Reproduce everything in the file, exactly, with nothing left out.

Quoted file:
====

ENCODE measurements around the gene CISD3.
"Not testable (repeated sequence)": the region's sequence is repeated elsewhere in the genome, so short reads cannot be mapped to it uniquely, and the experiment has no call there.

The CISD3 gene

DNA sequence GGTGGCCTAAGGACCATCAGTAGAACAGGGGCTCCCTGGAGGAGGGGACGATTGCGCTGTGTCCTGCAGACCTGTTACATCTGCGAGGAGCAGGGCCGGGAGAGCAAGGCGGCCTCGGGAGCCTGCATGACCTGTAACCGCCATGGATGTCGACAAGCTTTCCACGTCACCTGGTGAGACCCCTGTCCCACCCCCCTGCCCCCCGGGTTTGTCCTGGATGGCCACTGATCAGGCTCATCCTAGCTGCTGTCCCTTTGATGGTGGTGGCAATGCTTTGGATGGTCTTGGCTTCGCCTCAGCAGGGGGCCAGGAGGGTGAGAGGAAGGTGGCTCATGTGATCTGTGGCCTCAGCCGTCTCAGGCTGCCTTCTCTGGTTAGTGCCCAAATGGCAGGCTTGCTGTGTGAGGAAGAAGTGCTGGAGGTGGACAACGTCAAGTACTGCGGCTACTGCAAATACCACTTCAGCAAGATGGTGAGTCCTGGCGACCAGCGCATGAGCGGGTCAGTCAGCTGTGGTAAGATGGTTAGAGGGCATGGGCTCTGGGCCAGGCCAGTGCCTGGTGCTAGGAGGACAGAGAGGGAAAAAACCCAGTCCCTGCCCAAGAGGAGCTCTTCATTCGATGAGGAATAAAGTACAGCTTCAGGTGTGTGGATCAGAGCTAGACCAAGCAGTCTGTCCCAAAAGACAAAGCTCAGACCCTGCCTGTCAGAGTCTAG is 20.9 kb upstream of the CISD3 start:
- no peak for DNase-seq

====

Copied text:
ENCODE measurements around the gene CISD3.
"Not testable (repeated sequence)": the region's sequence is repeated elsewhere in the genome, so short reads cannot be mapped to it uniquely, and the experiment has no call there.

The CISD3 gene

DNA sequence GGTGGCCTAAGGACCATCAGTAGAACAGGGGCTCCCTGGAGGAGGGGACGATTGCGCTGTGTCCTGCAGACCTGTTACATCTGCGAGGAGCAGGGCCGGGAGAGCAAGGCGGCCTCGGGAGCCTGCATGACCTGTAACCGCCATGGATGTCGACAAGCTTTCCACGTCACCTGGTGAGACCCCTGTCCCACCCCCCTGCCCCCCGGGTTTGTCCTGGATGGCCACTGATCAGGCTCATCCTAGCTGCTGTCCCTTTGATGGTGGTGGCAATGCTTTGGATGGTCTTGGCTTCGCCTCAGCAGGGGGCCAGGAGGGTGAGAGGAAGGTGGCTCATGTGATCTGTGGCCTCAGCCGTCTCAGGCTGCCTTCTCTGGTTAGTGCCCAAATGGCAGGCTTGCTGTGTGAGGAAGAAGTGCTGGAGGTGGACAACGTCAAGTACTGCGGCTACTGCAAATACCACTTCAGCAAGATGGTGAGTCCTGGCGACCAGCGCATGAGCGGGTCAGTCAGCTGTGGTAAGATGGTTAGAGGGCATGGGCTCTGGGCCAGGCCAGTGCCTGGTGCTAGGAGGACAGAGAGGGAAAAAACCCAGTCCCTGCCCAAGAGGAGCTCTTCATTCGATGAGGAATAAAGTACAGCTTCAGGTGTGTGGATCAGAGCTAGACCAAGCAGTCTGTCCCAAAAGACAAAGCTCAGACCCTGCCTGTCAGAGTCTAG is 20.9 kb upstream of the CISD3 start:
- no peak for DNase-seq